I have an anxious desire that the readers of The Missionary may be gratified with as accurate a resemblance of its author, as can in that size be given, but from the drawing being so much reduced, the engraving must be comparatively defective; and besides this, I have no wish to be seen to interfere with the province of other artists who are professionally employed in making portraits for books.

There are many of them whose talents I very highly respect, and might reasonably be jealous of, did they
encroach on my province in painting, but our present walk in art is distinct.

I will take the greatest care that the drawing be as well copied as possible; the engraver has just left me.

Let me beg the favour of you in your communication to Mr. Stockdale, to give it simply as your demand (as a condition of the drawing being lent by you for the purpose,) without stating the reason I have advanced, which might by that gentleman be made matter of offence to others.

Believe me, with the truest respect,

Dear Madam,
Most faithfully yours,
Thos. Lawrence.

On the publication of the book, Miss Owenson came from the Priory to London, to her old friends, the Pattersons. From York Place she wrote to Lady Stanley.

Miss Owenson to Lady Stanley.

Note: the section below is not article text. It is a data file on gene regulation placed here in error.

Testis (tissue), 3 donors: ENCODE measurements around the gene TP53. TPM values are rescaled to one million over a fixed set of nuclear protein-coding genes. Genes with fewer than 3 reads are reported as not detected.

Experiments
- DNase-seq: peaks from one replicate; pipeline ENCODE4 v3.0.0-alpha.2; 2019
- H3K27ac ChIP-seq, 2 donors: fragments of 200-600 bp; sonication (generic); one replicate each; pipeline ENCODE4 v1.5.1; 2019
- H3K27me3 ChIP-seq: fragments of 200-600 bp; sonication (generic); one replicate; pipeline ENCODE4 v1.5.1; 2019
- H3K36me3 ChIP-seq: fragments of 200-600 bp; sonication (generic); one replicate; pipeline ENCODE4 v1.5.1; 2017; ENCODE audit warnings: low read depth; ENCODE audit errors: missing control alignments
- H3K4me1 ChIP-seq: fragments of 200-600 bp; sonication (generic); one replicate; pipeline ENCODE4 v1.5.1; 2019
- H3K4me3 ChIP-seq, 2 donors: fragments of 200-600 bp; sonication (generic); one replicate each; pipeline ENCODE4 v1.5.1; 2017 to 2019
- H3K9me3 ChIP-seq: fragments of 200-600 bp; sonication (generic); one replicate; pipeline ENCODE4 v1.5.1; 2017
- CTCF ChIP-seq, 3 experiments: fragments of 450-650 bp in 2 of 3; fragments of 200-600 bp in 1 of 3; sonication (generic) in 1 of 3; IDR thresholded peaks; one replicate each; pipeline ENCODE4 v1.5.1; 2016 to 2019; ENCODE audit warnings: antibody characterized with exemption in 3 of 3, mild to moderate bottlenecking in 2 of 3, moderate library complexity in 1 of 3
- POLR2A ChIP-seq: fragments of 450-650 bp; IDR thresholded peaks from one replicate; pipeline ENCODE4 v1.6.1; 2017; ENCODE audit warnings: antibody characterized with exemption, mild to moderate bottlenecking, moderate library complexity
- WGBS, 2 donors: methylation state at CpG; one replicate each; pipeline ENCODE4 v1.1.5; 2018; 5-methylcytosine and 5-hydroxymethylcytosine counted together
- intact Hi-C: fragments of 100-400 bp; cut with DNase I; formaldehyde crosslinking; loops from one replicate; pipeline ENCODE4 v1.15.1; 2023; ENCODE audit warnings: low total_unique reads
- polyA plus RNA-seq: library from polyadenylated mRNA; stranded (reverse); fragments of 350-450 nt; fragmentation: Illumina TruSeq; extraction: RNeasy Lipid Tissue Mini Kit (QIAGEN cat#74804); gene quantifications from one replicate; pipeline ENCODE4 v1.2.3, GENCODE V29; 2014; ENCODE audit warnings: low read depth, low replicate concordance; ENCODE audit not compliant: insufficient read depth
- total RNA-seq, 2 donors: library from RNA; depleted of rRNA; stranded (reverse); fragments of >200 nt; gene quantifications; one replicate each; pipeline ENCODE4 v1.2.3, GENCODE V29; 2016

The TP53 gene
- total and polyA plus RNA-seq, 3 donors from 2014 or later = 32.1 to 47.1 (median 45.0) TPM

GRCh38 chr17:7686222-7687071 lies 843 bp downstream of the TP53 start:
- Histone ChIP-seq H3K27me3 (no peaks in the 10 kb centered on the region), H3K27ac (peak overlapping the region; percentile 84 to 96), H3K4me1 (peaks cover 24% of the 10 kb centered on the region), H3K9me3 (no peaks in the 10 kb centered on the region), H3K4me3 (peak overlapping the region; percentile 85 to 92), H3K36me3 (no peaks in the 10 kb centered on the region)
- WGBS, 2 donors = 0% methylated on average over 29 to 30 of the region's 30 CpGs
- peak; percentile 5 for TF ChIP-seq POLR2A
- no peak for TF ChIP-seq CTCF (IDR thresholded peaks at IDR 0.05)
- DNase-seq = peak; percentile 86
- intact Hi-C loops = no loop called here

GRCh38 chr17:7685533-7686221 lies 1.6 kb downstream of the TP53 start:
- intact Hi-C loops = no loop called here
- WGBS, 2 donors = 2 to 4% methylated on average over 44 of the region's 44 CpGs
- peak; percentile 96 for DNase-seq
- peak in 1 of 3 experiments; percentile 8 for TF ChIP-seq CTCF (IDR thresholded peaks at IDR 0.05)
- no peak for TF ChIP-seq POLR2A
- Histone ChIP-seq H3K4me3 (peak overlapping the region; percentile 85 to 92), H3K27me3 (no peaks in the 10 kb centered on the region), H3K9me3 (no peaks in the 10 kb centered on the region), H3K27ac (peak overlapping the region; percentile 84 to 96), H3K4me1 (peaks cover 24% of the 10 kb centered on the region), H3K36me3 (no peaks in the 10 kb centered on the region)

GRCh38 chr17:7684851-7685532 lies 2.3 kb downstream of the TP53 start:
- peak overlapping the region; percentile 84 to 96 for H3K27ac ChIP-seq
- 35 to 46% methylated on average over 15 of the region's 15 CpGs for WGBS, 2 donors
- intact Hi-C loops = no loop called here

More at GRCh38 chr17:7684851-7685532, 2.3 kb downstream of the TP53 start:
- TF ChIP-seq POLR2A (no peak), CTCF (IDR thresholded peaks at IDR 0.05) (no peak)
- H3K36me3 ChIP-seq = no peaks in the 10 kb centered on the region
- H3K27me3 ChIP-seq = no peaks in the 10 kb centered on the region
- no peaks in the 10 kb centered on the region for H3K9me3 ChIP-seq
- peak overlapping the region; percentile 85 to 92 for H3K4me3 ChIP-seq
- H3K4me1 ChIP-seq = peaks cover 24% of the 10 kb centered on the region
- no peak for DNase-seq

London, 12, York Place,
Portman Square,
April 12, 1811.
Dearest, kindest of Ladies,

By this you have received my little packet; it is near a fortnight since I sent it to be franked, and I have been rather anxious as to its fate, but perhaps at this very moment you are seated at your fireside, Poll at your feet, and Pug beside you, and The Missionary
in your hands; but in a few days I shall cease to envy Poll, Pug, or Missionary, for I shall be in your arms. I leave this heaven upon earth on the evening of the 30th, so I suppose I shall be with you about the 2nd of May, and you will, perhaps, meet me at Holyhead. And, now, who do you think I am waiting at home for? only
Sir John Stanley—it is all very true! Both your sons openly avow their passion for me; and Lady Stanley is the most generous of rivals! I have been now one blessed fortnight in this region of delight, and were I to describe to you the kind of attention I excite and receive, you would either laugh at, or pity me, and say “her head is turned, poor little animal;” and you would say very true. But I will tell you all when we meet, a period now not far distant. I mean to send my trunks, directed for you, to Mr. Spencer’s, by one of the heavy coaches, so pray have the goodness to mention the circumstance to him, as it will ensure the safety of my poor little property. Your letter was most gracious, and received with infinite pleasure. Dearest and kindest of friends,